Wilson Music Building
The Wilson Music Building offers classroom, rehearsal and office space to the school of music and its diverse array of performing arts majors. The three-floor structure also houses practice rooms, a piano lab and two music technology labs. Wilson also houses an organ studio containing a small Wicks pipe organ.
In fall 2010, Belmont opened two new, connected residence halls in the center of campus to provide a central living/learning location for incoming freshmen. The north end of the 103,000 square foot structure is named Bear House, reflecting the site of a bear house that was located on Adelicia Acklen’s original property. Acklen, the original mistress of Belmont Mansion, designed and constructed an ornate octagonal house on the property of her estate to house her family’s pet bear. The only structure of its type in the United States, Belmont’s Bear House was based on a garden building from the Chateau de Versailles in France and reflected the classical style of the Mansion. After the Mansion was sold, the Bear House became part of Belmont College and Seminary, and later Ward-Belmont, before being razed sometime between 1928 and 1932.
Belmont Commons, which is located at the south end of campus, provides 30 fully furnished, four-bedroom townhouses each accommodating four residents.
Bruin Hills became a part of the Belmont Community in the 1990s and offers 36 two bedroom, one bathroom units to sophomores, juniors and seniors.
Dickens Hall opened its doors in August 2012. It is named after the Chairman of the Board of Trustees Marty Dickens and his wife Betty. This building is a new hybrid of apartment style and traditional hall style. Dickens Hall houses 300 residents and has been designated for the rising sophomore class.
Hail Hall is a historic hall that provides 77 spaces for freshman male and female students in community style residence hall rooms.
Heron Hall is a historic hall that provides 110 spaces for freshman female students in a suite style arrangement.
The Hillside provides fully furnished, two- and four-bedroom apartments for 410 sophomores, juniors and seniors.
Horrell Hall opened in January 2013, and is named after the Horrell family, who have been long-standing supporters of Belmont throughout its history. Horrell Hall is the same apartment style as Dickens Hall and houses 200 upperclassmen residents.
Kennedy Hall, completed in 2003, provides 200 suite style spaces for sophomore students.
Connected to Wright by a central lobby, Maddox Hall provides 154 spaces for freshman male students in a suite style arrangement.
Modeled after Kennedy and Thrailkill, Maple is Belmont's newest residence hall, opening to students for the first time in fall 2008. It accommodates 200 residents in suite-style living with males living on the first, second and third floors and females living on the fourth, fifth and sixth floors.
In fall 2010, Belmont opened two new, connected residence halls in the center of campus to provide a central living/learning location for incoming freshmen. The south end of the 103,000 square foot structure is named Patton Hall, in honor of longtime Belmont Trustee Carolyn Patton, a 1958 alumna. The north end is named Bear House, reflecting the site of a bear house that was located on Adelicia Acklen’s original property. This residential facility houses male and female residents on separate floors, and the rooms are suite style, double or triple occupancy.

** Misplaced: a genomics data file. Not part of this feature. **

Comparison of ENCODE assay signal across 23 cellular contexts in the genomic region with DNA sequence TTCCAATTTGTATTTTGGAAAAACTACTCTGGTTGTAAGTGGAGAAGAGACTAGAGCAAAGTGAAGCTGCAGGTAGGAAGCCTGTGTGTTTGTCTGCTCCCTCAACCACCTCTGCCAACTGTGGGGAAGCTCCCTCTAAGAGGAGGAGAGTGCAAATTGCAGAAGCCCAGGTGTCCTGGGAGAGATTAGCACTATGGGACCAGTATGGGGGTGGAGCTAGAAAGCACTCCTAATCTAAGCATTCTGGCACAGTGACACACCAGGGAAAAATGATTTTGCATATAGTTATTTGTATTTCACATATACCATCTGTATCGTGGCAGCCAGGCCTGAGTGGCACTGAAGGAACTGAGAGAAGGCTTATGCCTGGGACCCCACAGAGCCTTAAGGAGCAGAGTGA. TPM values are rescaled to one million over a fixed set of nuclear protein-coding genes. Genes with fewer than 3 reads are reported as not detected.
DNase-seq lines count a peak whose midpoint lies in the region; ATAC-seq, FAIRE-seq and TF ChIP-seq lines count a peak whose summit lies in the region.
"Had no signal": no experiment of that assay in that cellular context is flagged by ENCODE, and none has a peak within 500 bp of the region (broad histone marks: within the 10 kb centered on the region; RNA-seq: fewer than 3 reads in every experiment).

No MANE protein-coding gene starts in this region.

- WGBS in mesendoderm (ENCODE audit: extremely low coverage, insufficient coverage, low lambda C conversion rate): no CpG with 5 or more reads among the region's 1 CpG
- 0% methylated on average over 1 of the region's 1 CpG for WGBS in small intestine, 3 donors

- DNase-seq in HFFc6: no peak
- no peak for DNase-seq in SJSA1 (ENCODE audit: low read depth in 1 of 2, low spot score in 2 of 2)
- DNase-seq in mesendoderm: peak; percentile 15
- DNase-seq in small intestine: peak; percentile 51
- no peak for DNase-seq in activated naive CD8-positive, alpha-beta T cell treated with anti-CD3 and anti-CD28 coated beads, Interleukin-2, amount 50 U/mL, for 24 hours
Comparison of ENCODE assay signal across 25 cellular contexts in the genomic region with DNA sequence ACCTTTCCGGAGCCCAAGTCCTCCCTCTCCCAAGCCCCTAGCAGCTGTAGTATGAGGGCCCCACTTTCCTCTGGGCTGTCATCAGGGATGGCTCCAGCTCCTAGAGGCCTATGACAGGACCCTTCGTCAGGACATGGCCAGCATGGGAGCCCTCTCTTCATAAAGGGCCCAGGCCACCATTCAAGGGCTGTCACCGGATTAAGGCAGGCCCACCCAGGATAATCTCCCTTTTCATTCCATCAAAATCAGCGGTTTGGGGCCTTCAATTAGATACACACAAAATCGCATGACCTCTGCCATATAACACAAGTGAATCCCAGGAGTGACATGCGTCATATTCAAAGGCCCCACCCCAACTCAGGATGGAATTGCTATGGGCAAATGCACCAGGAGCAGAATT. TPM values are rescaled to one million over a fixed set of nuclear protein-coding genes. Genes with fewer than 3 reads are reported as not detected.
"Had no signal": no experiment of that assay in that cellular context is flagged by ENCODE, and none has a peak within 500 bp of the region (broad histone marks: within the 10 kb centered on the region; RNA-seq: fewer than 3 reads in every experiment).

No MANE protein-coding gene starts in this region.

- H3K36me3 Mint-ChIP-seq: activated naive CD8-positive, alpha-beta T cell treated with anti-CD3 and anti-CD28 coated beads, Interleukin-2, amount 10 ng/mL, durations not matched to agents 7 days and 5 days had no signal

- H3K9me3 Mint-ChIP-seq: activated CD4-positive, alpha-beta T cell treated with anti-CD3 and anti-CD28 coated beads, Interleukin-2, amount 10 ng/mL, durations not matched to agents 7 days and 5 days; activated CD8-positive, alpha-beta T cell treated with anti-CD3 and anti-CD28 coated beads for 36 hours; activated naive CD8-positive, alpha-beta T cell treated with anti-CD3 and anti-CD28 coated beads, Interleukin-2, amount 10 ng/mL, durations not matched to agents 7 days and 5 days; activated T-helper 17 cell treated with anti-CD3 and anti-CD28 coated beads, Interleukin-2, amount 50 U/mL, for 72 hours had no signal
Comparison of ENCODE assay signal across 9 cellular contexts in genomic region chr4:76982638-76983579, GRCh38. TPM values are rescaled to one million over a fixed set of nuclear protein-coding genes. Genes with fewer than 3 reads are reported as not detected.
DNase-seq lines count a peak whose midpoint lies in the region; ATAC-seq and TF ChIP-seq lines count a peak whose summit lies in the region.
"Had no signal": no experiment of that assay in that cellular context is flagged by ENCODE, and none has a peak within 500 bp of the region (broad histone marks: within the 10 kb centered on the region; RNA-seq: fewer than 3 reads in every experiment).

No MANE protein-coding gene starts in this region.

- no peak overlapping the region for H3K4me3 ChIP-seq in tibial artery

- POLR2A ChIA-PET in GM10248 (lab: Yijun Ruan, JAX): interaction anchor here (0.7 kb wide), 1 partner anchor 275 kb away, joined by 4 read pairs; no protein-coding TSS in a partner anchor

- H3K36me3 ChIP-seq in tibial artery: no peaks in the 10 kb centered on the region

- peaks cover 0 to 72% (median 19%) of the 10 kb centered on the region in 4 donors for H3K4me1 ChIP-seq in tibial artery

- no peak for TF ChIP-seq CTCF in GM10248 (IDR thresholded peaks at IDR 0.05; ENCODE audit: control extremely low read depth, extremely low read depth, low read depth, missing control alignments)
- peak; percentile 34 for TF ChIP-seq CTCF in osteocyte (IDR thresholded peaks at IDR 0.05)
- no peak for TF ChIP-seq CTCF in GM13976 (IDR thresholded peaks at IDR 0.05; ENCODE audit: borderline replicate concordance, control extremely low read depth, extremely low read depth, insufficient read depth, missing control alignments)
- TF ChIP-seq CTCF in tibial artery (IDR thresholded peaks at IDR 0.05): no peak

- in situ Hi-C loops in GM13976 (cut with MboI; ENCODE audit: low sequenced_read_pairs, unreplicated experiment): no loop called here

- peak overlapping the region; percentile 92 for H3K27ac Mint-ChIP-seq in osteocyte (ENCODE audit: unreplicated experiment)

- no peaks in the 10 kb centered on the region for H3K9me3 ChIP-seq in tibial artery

Pembroke Hall is a historic hall and provides 130 spaces for male students in a community style hall.
Potter Hall opened its doors in the fall of 2008 and is modeled after Kennedy and Thrailkill halls. Rooms may be either double or triple suite style occupancy, and it is part of the North Lawn community.
Suite-style residence Thrailkill Hall opened its doors in 2006 and provides living space for 322 students as well as 400 parking spaces in the attached garage. The residence hall is named in honor of Belmont's past chairman Larry Thrailkill and his wife, Jan. Thrailkill served on the university's Board of Trustees since 1980 and led the board as chairman during a period of rapid growth for the university.
Two Oaks Hall
Two Oaks hall Opened in the fall of 2014 on the east side of 15th Avenue. This 141,000 square foot project adds 418 residence spaces with a mix of suite-style and apartment-style rooms. Its parking garage contains parking for 352 vehicles and connects to Thrailkill Garage.
Wright Hall provides 290 spaces for freshman female students in a community style hall.
Academic and Dining Services Center
Belmont began construction in spring 2013 on a four-story, 120,000 square foot building on 15th
Avenue between the Baskin Center and Kennedy Hall. The four-story Academic and Dining Services Center will provide space for a new dining services complex as well as additional classrooms and offices. The cafeteria will have a seating capacity that is more than 2.5 times as large as the current seating space in the Gabhart Student Center. Several academic programs—including music business and media studies—have been invited to submit proposals for how occupying the new space could creatively enhance their efforts or provide opportunities for greater innovation within their units. The building will be accompanied by the construction of a 1,000 space underground parking garage, and the facility is expected to open in fall 2015.